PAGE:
Though I haven’t read Moody’s book, I have to assume it’s a smart read as this story unfolds in a very intelligent manner. The effects are great here too, depicting the zombies as brown oozing disease-riddled pustules rather than the zombies we usually see. Sure, there are scenes that mirror issues of THE WALKING DEAD comic or 28 DAYS LATER or ZOMBIELAND, but when done with technical skill by the director Rumbelow and innovative idea-filled scripting by Moody, AUTUMN makes for a damn fine zombie experience.

This one was released a few years ago, but I just happened upon it this month. AUTUMN is definitely worth seeking out for the zeek in search of genuine scares and interesting takes on the sub-genre.

New on DVD!


Directed by Chad Peter
Written by Chad Peter
Starring Nick Mathis, Erin Bodine, Anne McDaniels, Alexander Cardinale, Elizabeth Sandy, Sarah Smick, Ryan Jordan
Find out more about this film here and on Facebook here
Reviewed by Ambush Bug

Though not so much a horror film as it is a quirky romp filled with whacked out weirdness, APOCALYPSE, CA is definitely a film like few others. If I had to find something to compare it with, I guess I’d choose Gregg Araki or John Waters above anyone else as Chad Peter attempts to twist both gender and reality as a cast of ridiculous goodlookings try to survive in LA mere days before an asteroid is about to hit.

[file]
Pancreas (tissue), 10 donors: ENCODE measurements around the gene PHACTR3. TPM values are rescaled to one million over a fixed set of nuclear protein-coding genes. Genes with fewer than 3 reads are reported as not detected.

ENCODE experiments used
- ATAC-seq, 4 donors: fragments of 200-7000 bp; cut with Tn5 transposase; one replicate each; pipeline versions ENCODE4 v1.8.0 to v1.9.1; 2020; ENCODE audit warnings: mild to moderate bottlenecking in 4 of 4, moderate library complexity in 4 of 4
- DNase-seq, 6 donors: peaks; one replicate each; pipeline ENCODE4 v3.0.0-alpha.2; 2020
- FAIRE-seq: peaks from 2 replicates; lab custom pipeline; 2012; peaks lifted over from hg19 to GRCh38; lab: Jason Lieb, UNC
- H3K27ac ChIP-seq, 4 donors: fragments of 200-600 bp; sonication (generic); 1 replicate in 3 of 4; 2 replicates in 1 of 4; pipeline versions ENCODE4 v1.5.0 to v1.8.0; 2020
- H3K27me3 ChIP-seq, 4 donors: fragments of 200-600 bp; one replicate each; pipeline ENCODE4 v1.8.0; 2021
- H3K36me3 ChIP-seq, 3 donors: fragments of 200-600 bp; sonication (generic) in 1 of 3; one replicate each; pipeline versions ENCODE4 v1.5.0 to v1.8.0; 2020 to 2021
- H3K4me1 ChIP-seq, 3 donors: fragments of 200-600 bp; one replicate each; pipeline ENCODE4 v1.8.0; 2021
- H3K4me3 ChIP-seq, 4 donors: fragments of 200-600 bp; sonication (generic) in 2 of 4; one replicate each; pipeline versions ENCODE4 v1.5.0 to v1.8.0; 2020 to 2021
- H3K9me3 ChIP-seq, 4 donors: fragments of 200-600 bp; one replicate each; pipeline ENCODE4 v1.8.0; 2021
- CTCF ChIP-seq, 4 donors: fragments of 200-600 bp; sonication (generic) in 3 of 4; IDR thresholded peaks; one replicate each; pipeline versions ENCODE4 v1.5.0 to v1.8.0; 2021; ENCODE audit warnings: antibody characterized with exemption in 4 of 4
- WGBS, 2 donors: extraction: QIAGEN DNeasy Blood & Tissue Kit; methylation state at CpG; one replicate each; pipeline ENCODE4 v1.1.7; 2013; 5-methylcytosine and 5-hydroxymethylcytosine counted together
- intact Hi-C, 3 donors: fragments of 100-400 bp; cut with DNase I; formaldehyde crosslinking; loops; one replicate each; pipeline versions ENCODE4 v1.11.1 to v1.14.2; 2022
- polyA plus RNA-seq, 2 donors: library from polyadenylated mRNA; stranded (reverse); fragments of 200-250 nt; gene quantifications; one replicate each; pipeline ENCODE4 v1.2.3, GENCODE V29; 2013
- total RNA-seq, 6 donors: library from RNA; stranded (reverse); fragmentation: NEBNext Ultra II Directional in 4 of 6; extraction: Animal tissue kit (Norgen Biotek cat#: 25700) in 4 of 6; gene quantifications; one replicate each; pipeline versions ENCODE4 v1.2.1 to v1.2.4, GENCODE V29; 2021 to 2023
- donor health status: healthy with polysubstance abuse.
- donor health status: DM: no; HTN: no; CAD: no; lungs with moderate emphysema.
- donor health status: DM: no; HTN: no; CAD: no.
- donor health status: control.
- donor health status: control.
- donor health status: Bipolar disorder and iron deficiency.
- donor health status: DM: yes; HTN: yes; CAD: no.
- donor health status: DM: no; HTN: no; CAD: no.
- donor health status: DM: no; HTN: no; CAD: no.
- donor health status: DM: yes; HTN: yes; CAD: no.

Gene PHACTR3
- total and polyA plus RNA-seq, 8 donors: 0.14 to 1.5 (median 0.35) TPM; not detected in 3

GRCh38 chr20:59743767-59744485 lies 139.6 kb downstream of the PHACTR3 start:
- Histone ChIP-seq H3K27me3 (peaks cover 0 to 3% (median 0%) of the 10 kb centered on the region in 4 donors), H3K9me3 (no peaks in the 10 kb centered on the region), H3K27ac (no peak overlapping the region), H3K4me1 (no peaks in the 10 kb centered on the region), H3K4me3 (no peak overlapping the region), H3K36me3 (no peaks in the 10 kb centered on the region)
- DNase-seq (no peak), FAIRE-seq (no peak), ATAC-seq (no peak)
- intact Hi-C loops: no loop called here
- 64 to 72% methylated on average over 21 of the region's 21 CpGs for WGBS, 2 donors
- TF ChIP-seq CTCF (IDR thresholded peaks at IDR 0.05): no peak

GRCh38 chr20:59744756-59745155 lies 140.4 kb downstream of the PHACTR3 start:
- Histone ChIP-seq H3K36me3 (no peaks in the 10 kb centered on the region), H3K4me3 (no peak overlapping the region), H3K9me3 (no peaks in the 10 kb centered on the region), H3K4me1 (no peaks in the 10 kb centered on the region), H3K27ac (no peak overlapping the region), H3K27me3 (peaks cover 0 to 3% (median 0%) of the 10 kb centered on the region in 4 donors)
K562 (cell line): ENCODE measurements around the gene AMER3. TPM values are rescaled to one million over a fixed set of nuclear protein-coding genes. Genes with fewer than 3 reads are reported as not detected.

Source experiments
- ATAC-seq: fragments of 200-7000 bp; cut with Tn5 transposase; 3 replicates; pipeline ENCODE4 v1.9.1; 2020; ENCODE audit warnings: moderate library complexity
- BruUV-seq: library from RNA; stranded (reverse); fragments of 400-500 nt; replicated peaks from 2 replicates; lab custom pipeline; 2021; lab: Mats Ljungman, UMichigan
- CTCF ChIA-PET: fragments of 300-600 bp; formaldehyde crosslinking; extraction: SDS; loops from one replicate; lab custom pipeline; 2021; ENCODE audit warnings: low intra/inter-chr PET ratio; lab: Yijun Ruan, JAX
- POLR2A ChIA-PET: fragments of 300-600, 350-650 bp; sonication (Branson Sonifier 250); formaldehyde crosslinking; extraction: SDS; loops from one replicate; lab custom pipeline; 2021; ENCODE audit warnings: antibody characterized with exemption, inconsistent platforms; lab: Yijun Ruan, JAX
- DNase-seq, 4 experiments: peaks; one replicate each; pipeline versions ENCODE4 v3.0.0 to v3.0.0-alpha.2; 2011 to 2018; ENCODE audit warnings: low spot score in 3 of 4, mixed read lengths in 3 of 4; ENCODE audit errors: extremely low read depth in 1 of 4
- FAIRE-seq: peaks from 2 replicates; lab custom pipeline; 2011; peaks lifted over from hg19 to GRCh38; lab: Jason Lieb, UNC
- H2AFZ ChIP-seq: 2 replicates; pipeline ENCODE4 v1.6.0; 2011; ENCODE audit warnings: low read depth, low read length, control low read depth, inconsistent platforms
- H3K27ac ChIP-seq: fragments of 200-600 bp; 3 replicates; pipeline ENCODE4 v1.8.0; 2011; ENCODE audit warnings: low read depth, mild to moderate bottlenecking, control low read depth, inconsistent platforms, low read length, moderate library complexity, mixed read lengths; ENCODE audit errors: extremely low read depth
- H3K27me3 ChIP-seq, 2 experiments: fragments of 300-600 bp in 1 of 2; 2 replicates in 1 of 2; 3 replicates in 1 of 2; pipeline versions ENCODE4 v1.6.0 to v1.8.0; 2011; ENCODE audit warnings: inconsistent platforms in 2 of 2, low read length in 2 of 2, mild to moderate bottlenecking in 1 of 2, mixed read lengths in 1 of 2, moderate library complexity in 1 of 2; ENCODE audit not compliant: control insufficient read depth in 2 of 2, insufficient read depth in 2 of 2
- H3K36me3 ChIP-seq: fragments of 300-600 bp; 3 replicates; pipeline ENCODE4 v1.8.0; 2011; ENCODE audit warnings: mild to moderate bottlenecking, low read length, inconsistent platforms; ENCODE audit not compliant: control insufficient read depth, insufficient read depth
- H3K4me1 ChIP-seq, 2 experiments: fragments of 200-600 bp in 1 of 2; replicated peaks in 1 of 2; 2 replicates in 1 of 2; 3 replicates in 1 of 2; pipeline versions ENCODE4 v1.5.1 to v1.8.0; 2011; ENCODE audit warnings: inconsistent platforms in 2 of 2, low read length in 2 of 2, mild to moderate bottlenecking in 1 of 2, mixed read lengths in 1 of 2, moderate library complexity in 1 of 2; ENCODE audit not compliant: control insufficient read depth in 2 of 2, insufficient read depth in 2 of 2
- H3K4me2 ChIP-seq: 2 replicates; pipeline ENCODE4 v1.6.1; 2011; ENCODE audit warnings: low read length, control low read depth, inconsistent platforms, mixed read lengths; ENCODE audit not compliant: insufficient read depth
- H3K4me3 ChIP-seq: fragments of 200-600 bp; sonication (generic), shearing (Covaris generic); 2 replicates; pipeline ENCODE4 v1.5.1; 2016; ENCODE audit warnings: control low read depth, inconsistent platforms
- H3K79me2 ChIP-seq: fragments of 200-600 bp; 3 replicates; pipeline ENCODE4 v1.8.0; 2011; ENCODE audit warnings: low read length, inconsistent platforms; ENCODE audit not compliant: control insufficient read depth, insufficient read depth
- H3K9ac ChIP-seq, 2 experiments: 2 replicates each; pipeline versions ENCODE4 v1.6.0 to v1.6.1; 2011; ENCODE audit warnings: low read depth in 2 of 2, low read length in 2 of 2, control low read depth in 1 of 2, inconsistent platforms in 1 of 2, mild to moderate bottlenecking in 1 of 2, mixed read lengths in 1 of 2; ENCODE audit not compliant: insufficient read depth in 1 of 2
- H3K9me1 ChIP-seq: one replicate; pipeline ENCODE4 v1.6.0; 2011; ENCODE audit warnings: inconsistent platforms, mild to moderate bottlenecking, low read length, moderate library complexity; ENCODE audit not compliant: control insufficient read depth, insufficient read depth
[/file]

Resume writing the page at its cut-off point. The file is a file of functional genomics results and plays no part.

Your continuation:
The acting here is not top notch, but they are damn good looking (especially the nummy-liciously bikini-clad Anne Daniels) and do their job pressing this story along. A pill is discovered that gives the taker a dose of what it is like to be the opposite sex. At the same time, one of the male cast members switches bodies with another female cast member and both go through the motions of most of the gender swapping films you can think of. Also, there’s a giant woman crashing through LA smashing airplanes and stomping on civilians.

What does this have to do with an asteroid crashing into the Earth?

Not really sure, but APOCALYPSE, CA doesn’t bother itself with explaining all of that.

Like Araki’s films, the good looking cast flops in and out of bed with each other with little or no remorse or care. Like Waters, the offbeat is incorporated with pride and ease. Though it may not make a lot of sense in the end, this is a nice apocalyptic romp with enough touches of the bizarre to qualify it a mention here on AICN HORROR. APOCALYPSE, CA does have a lot to say about gender roles and assumptions one has about the opposite sex--not your usual horror theme, but one well plumbed here. If you’re looking for something off the beaten path, Peter’s APOCALYPSE, CA might be exactly what you were looking for.

New on DVD & BluRay from The Asylum!!